Participating in cemetery crowdsourcing may seem overwhelming; there are millions of graves and only one you. However, with everyone taking part in a small way, a major work can be accomplished.

In last week’s article, we explored the basics of cemetery crowdsourcing. This week we’ll discuss how the tasks can be divided so you can get involved—tracking and transcribing.

Tracking

Websites such as FindAGrave.com and BillionGraves.com have thousands of users around the world who are searching for the headstones of deceased relatives—which is where volunteers can help.

For either website, volunteers can look up nearby cemeteries and see who is requesting a picture of a headstone. After tracking down the headstone and taking a picture of the grave, volunteers can upload the picture as well as exact coordinates of the headstone, making it easier for others to find. Both FindAGrave.com and BillionGraves.com offer mobile apps that make the tracking experience easier. You can download the FindAGrave app for iOS here and for Android here. The BillionGraves app can be downloaded for iOS here and for Android here.

You don’t have to do this service alone. Consider involving the following to participate in documenting cemeteries:

  • Scout troops
  • Friends
  • Religious groups
  • School groups
  • Family groups
  • Neighborhoods
  • Cultural associations

With permission of cemetery caretakers, volunteers can go from headstone to headstone and upload each picture to the internet, being conscious of ethics and privacy.

“Not everyone wants their loved ones memorialized on the internet,” said Michael Cassara in his presentation at RootsTech 2016. “If I found an infant who died in 1910, that’s very different than an infant who died last year.”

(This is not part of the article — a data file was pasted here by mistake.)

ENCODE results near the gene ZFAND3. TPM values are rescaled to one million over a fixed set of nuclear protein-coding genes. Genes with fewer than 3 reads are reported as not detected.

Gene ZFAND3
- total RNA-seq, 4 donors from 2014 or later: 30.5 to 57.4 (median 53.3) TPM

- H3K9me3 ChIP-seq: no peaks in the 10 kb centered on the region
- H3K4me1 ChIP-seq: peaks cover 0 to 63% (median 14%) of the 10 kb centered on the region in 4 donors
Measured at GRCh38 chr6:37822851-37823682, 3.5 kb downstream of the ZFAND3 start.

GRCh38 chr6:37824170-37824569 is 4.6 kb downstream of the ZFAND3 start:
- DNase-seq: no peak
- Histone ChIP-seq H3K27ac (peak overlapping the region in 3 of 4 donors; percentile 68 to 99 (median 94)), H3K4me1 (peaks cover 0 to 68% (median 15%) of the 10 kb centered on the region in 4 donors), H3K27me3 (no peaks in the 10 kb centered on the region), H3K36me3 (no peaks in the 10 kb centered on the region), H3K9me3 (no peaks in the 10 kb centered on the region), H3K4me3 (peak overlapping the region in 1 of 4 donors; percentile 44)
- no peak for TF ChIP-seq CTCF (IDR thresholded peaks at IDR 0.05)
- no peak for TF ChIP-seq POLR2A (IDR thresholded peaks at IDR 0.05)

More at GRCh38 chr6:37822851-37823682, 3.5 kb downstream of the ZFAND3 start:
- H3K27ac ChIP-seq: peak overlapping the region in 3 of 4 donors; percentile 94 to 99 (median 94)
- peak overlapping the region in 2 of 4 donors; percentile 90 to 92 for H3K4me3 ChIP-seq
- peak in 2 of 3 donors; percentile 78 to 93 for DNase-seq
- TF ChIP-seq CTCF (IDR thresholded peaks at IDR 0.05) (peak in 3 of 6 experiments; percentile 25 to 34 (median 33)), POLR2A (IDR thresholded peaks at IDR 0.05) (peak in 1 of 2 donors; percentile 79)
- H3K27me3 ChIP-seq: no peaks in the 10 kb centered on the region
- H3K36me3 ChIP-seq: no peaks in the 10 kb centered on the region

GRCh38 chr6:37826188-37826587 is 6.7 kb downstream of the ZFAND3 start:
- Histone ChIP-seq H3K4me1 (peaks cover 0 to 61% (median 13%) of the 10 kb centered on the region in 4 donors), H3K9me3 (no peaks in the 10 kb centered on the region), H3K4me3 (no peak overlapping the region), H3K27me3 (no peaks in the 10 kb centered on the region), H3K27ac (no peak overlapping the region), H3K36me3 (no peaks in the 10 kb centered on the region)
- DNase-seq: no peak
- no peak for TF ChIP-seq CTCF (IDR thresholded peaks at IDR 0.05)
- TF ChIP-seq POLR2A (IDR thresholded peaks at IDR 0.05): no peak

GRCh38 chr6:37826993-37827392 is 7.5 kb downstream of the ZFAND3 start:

There may be times when you require help searching for your own ancestors’ burial plots. As you request help from others to find a grave for you, make the job easier by determining what you already know.

“If I knew that my uncle died in Nebraska, I would try to narrow down which county, which city. Where did he die? What was his religion?” says Cassara. “Do we know that someone is buried elsewhere? What are the clues we have to finding his place of burial?”

The more information you know about the headstone’s location, the easier it will be for a volunteer to help track it.

Transcribing

In a task similar to FamilySearch indexing, transcribers take the pictures that trackers upload to the online database, and type or transcribe the names.

“There are armies of volunteers, some of whom are homebound, some of whom are not,” says Cassara. “Whatever the case may be, they have decided that maybe they don’t like getting into the field as much or aren’t able to at this time. But they can sit at their computer and type in names as they come up.”

He continues, “I’ve had it happen where I go into a cemetery and take pictures for an afternoon. I go have some lunch, and by the time I get home, some of the pictures I’ve taken have already been transcribed.”

The importance of transcribers cannot be overstated. Cassara points out, “We’re going to get to a point where there are going to be more pictures to transcribe than people to transcribe them, just as we have with FamilySearch indexing.”

Other languages also need to be transcribed. Cassara says if you’re talented in another language, you’d be a “terrific volunteer.”

Regardless of your talents, cemetery crowdsourcing has a greater impact when more people get involved. Every headstone you’re able to track or transcribe contributes to making the task more manageable and to helping people all around the world find their ancestors. As Cassara puts it, “Things are changing—in many ways—for the better.”

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